http://www.esotericscience.org/articles/1a-The-Problem-with-Evolution.pdf

13 posted on 05/20/2010 6:21:09 AM PDT by BwanaNdege

To: MEGoody
Whether the author agrees with that or not, I believe he is just investigating the statistical probability of a monkey (or monkeys) being able to do so.

The monkeys would succeed 100% of the time if the output comes out encrypted. The question is not if monkeys could type out Shakespeare, but what is the statistical probability we could decrypt their output, or even prove it's not encrypted Shakespeare?

14 posted on 05/20/2010 6:46:43 AM PDT by Reeses (An educated fool and his money are ensuingly dichotomized.)

To: mattstat

How much time and how many journalists would it take to recreate the quality and quantity of work put out by Shakespeare?

15 posted on 05/20/2010 6:51:25 AM PDT by GOPJ (Americans..speak of capitalism's glories(rather)than of socialism's greatness. Elena Kagan (thesis))

To: BwanaNdege

16 posted on 05/20/2010 6:54:11 AM PDT by Ghost of Philip Marlowe (Prepare for survival.)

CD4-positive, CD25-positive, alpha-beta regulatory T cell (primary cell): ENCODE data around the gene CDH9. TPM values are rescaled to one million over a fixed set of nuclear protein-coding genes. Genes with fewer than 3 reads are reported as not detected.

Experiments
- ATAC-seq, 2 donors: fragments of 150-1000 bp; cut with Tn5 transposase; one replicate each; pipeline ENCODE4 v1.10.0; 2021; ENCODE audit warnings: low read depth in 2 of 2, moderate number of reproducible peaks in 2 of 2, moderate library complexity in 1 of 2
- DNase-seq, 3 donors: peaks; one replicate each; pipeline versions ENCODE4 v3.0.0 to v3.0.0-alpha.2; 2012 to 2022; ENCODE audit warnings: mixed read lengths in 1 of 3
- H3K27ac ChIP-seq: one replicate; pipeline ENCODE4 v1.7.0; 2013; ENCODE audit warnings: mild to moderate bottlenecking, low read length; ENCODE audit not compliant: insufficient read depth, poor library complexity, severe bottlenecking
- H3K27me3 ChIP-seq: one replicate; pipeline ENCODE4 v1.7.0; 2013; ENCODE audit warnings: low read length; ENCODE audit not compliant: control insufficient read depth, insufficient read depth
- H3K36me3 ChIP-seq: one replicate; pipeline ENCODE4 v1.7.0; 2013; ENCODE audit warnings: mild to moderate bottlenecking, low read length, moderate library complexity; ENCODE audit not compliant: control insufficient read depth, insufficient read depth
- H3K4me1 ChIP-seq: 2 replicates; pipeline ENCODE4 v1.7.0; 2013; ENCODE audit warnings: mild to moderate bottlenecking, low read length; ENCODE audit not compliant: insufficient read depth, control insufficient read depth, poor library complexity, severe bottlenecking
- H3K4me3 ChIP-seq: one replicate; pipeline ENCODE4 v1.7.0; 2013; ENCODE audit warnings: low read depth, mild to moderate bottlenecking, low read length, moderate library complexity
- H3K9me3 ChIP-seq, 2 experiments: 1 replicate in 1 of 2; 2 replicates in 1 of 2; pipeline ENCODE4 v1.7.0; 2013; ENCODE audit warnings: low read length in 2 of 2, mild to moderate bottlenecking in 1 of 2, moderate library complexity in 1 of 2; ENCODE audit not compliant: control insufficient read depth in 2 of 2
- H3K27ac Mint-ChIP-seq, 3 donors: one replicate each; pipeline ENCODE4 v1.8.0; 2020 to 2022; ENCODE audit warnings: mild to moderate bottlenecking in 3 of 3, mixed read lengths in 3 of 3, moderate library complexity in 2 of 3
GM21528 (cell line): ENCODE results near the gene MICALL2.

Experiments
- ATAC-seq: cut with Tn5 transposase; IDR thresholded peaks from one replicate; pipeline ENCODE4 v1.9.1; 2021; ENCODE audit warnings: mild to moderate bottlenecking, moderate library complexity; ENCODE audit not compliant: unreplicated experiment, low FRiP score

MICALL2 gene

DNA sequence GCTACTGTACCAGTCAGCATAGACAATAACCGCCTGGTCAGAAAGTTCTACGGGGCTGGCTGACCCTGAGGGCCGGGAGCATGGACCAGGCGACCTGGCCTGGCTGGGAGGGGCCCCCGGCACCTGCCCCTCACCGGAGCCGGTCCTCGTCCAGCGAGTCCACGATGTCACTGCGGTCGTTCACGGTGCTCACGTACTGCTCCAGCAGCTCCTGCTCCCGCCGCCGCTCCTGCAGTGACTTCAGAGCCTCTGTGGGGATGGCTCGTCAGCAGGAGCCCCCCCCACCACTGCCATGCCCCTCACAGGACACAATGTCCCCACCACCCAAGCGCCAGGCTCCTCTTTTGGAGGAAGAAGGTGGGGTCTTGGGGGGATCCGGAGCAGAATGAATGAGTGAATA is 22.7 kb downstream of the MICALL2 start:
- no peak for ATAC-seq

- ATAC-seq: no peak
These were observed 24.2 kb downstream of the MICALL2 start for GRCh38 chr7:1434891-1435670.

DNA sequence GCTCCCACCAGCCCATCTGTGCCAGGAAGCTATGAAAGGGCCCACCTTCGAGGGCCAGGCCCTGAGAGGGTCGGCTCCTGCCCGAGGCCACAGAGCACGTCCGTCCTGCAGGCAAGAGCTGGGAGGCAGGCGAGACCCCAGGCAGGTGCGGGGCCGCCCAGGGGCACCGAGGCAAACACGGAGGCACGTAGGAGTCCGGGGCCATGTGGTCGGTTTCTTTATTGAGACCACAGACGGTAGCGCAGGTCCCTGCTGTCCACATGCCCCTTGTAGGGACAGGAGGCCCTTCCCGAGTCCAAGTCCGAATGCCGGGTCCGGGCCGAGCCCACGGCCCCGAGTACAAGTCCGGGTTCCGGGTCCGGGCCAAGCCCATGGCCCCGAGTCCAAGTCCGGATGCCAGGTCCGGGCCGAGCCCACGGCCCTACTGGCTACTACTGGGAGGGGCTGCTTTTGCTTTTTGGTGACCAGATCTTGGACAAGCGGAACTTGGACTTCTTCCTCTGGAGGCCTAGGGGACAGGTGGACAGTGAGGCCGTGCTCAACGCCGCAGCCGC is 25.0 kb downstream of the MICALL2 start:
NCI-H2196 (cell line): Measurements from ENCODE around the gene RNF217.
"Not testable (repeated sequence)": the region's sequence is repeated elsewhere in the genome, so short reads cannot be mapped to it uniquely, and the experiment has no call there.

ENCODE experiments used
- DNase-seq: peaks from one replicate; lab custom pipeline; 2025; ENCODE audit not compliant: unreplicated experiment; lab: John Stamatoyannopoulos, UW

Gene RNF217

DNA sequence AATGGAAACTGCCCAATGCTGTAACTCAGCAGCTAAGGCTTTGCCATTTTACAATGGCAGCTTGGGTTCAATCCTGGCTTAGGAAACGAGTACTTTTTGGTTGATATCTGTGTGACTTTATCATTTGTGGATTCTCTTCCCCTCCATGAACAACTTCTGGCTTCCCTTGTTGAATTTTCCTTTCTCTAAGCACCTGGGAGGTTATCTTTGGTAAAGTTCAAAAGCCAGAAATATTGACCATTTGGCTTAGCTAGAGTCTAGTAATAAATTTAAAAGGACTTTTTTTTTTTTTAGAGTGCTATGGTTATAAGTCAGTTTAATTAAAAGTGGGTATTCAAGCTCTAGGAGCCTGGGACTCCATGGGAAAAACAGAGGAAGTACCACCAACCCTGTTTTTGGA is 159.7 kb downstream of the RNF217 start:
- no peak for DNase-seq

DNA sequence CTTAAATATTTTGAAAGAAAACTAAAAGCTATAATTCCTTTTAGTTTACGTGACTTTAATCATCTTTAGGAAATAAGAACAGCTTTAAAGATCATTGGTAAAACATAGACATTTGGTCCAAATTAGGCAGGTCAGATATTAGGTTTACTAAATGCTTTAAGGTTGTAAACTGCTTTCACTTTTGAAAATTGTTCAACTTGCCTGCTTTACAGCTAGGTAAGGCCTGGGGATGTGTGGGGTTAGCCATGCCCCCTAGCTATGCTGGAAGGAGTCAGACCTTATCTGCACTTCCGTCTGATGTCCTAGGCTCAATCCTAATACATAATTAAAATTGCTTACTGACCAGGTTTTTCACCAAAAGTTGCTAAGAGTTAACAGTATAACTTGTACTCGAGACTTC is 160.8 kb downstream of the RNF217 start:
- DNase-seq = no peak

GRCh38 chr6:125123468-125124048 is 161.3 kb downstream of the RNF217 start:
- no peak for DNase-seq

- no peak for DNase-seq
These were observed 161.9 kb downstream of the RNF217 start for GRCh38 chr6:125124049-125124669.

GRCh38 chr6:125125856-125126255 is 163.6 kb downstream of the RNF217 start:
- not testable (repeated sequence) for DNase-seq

To: mattstat
17 posted on 05/20/2010 7:01:36 AM PDT by PeterPrinciple ( Seeking the truth here folks.)

To: mattstat

Can anyone find the Bob Newhart skit on infinte number of monkeys?

18 posted on 05/20/2010 7:05:50 AM PDT by PeterPrinciple ( Seeking the truth here folks.)

To: Ghost of Philip Marlowe

19 posted on 05/20/2010 7:50:55 AM PDT by BwanaNdege

To: Reeses
The monkeys would succeed 100% of the time if the output comes out encrypted.

LOL Sort of like the global warming theory. No matter what the weather, it's caused by global warming. No matter what the output, it's the works of Shakespeare.

20 posted on 05/20/2010 1:59:47 PM PDT by MEGoody (Ye shall know the truth, and the truth shall make you free.)